No more calculating calories using My Fitness Pal or in my head before eating. No more anxiety when I am in situations with foods that aren’t perfectly healthy or that contain more calories than are “allowed” for my day. No foods are ever completely off limits. No more silly rules set by myself or forced upon me by diet culture. I can fully enjoy every situation I’m in without stressing about the food that’s available, or thinking about how much I’ll have to work out the next day to make up for eating it.
Does that mean I reach for a donut every time I see one, because there are no rules? Absolutely not. Again, I know which foods help me feel my best, and I honor and respect my body by choosing those more often. However, when I see a food that looks and sounds really good to me in that moment, I allow myself to have it and I move on with my life. I also want to acknowledge that I am privileged because in most cases, I can probably have that food the next day if I really want it, so I don’t necessarily have to capitalize on every opportunity I have to eat it.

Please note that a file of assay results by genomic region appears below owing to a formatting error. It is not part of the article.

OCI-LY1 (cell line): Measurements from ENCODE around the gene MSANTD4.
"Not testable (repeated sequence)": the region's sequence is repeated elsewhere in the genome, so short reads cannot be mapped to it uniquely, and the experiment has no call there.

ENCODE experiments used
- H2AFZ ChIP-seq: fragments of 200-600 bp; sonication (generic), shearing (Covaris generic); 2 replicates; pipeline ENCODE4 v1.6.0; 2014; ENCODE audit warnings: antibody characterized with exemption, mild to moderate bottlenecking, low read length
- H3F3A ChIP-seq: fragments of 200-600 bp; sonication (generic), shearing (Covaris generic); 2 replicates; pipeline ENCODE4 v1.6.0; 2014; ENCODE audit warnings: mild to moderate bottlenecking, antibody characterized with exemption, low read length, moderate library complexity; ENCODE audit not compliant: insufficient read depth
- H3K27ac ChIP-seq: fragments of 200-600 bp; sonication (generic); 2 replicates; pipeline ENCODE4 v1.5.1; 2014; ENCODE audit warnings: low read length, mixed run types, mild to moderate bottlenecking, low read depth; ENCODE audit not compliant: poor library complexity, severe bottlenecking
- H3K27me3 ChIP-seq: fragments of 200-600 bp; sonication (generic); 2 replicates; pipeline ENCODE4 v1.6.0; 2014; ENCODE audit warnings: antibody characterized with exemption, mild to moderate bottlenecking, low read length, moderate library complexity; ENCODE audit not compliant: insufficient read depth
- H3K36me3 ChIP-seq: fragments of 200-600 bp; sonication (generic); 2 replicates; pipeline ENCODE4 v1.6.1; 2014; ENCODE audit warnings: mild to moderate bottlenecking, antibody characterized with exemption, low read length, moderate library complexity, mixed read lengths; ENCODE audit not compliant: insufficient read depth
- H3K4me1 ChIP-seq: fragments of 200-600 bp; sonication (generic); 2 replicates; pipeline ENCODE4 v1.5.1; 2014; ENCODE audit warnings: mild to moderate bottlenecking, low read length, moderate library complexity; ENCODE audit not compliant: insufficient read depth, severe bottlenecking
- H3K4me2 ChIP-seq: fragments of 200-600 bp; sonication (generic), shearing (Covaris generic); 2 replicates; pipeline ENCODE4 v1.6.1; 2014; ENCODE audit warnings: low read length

That is often what happens with people who go on restrictive diets. In the Intuitive Eating book, they refer to this as the Last Supper phenomenon. The individual knows they are about to start another diet where “x, y and z” will be off limits, so they have to take advantage now. Instead of enjoying just one donut, they might have five, since they know they can’t do that again for a long time, if ever. However, when you give yourself unconditional permission to eat and enjoy all foods at any time, a lot of them become less exciting and less “tempting.” You will find that it becomes much easier to pass up that donut some days, either because you’re not in the mood, or because you’re truly not hungry.